Paintings and insects might seem like odd companions. In this paper I describe how a series of paintings I made depicting insects creates associations between mimesis and mimicry in order to flag a sort of protective self-referentiality – one where painting resists its proverbial ‘end’ and insects are presented as vital new orders. Drawing upon art historical references, such as Surrealism and the modernist grid, I argue that playing on these references and the compositional effects of camouflage enlivens our regard for the sensuous worlds of both insects and painting. I conclude by exploring how paintings of insects are powerful metaphors ...


Do Insects Feel Pain?, Helen Tiffin Jun 2016

Do Insects Feel Pain?, Helen Tiffin

Animal Studies Journal

This paper briefly considers the broad social and scientific background to research into the possibility of insects experiencing pain sensations analogous to our own. There has been increasing use of insects in pain experiments generally, as ethical constraints on the use of other animals increased through the last century. The ways in which scientists have tackled the question of insect pain, particularly in trying to distinguish between nociception and pain are then selectively summarised. These include opioid, hormonal, evolutionary, neurophysiological and behavioural approaches, as well as experiments designed to elucidate the difficult area of insect consciousness, from the 1980s to ...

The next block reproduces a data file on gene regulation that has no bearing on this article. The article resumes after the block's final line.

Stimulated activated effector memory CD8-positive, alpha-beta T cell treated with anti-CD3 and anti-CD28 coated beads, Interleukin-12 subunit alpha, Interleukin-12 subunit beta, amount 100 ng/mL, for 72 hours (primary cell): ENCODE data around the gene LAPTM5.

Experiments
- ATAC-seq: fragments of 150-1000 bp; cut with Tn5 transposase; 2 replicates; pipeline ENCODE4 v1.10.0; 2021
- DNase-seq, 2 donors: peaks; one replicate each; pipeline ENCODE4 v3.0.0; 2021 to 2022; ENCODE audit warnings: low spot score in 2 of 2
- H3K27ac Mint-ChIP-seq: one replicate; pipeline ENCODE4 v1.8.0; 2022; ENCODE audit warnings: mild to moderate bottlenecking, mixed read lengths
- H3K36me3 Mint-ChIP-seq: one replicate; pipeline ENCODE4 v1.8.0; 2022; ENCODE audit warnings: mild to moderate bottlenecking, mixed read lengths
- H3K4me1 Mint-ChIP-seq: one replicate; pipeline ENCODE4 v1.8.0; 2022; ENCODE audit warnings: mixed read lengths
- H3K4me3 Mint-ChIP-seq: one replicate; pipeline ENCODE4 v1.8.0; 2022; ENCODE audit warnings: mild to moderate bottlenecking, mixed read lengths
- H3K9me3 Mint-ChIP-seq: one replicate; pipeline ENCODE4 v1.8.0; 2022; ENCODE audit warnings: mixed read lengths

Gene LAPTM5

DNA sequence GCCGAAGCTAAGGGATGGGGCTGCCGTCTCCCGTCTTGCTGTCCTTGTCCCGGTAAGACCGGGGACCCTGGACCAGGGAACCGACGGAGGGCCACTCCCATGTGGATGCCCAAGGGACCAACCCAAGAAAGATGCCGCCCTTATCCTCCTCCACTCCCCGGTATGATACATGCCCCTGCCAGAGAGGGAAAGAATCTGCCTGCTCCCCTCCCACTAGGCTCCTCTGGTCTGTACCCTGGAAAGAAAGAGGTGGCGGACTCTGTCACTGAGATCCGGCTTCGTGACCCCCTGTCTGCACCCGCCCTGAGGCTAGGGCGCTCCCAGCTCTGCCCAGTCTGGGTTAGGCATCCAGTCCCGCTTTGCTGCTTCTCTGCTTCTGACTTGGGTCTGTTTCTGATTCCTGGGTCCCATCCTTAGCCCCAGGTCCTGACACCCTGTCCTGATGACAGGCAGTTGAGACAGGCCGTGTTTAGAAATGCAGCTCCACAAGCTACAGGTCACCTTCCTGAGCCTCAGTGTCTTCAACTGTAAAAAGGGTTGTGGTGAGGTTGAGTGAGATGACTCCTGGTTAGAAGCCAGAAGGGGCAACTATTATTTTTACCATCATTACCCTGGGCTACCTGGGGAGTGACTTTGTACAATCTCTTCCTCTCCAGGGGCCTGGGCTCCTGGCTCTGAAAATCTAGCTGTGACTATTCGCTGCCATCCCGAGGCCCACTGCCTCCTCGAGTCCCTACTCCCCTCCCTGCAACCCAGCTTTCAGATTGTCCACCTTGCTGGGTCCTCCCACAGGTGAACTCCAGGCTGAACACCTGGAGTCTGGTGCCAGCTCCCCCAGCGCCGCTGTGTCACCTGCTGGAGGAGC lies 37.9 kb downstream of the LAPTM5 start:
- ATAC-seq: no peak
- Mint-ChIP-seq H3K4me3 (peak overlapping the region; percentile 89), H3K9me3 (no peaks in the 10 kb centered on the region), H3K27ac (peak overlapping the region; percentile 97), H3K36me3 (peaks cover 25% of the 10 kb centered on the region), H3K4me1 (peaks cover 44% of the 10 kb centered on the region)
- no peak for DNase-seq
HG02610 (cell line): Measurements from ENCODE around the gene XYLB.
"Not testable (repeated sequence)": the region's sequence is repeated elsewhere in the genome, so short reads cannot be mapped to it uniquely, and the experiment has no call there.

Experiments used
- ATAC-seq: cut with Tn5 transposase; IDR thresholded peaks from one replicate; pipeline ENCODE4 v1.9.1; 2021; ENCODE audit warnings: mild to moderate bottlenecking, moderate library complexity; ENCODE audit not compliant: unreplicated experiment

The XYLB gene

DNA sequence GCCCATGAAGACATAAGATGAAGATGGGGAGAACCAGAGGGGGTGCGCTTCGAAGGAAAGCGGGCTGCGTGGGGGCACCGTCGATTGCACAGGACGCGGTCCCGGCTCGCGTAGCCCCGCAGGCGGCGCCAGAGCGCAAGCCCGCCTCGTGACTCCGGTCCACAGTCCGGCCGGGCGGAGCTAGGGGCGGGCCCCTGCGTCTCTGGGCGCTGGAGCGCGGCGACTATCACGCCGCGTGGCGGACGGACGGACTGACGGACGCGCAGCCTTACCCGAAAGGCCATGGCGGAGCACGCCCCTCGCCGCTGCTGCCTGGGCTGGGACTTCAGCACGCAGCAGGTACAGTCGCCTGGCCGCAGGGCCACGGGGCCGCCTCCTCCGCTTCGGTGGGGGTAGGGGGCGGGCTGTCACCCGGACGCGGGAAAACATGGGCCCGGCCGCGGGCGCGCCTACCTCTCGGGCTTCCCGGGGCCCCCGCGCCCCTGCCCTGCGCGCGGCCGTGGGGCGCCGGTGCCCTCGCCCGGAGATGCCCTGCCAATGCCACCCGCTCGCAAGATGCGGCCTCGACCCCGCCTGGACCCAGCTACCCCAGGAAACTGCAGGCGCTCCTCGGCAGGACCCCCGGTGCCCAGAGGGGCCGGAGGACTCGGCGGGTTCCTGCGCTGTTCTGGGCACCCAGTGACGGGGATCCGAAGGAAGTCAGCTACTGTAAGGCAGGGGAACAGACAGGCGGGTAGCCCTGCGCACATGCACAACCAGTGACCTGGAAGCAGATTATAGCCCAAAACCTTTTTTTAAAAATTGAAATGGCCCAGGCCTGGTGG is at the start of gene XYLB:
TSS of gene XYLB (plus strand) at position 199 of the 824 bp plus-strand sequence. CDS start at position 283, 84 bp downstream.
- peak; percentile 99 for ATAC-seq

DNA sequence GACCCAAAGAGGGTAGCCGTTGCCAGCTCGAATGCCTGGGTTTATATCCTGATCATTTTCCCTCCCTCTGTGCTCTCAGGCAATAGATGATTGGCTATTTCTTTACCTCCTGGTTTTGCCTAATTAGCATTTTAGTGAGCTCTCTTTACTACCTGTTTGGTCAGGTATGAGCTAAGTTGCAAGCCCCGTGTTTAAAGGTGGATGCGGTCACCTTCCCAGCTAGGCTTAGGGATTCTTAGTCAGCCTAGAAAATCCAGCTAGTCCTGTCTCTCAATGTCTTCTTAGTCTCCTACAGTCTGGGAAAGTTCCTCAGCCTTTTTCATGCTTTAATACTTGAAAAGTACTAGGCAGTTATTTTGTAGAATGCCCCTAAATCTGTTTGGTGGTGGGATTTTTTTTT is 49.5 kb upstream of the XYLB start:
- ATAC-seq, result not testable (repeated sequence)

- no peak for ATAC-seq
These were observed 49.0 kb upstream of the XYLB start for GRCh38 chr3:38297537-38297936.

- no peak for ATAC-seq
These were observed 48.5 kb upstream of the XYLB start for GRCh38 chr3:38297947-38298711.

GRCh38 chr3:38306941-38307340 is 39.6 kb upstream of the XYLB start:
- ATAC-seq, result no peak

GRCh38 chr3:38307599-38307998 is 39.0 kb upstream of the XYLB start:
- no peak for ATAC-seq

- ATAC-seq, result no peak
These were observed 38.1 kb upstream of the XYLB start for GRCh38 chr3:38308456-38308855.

Humans, Insects And Their Interaction: A Multi-Faceted Analysis, Raynald H. Lemelin, Rick W. Harper, Jason Dampier, Robert Bowles, Debbie Balika Jun 2016

Humans, Insects And Their Interaction: A Multi-Faceted Analysis, Raynald H. Lemelin, Rick W. Harper, Jason Dampier, Robert Bowles, Debbie Balika

Animal Studies Journal

By administering Personal Meaning of Insects Maps (PMIM) to participants from eastern Canada and northeastern United States, we examine how people’s perceptions of insects are often determined by childhood encounters, corporeal cues, and influenced by environmental preference during recreational activities, often resulting in inconsistencies, inaccuracies, and bias. While the purpose of this study was to acquire a greater understanding of these entanglements through visual maps, the goal of this paper is to disentangle these morasses by highlighting the various positive, negative, dialectic, and ambivalent aspects of how insects are perceived.


Through The Eyes Of A Bee: Seeing The World As A Whole, Adrian G. Dyer, Scarlett R. Howard, Jair E. Garcia Jun 2016

Through The Eyes Of A Bee: Seeing The World As A Whole, Adrian G. Dyer, Scarlett R. Howard, Jair E. Garcia

Animal Studies Journal

Honeybees are an important model species for understanding animal vision as free-flying individuals can be easily trained by researchers to collect nutrition from novel visual stimuli and thus learn visual tasks. A leading question in animal vision is whether it is possible to perceive all information within a scene, or if only elemental cues are perceived driven by the visual system and supporting neural mechanisms. In human vision we often process the global content of a scene, and prefer such information to local elemental features. Here we discuss recent evidence from studies on honeybees which demonstrate a preference for global ...


A Sustainable Campus: The Sydney Declaration On Interspecies Sustainability, Fiona Probyn-Rapsey, Sue Donaldson, George Ioannides, Tess Lea, Kate Marsh, Astrida Neimanis, Annie Potts, Nik Taylor, Richard Twine, Dinesh Wadiwel, Stuart White Jun 2016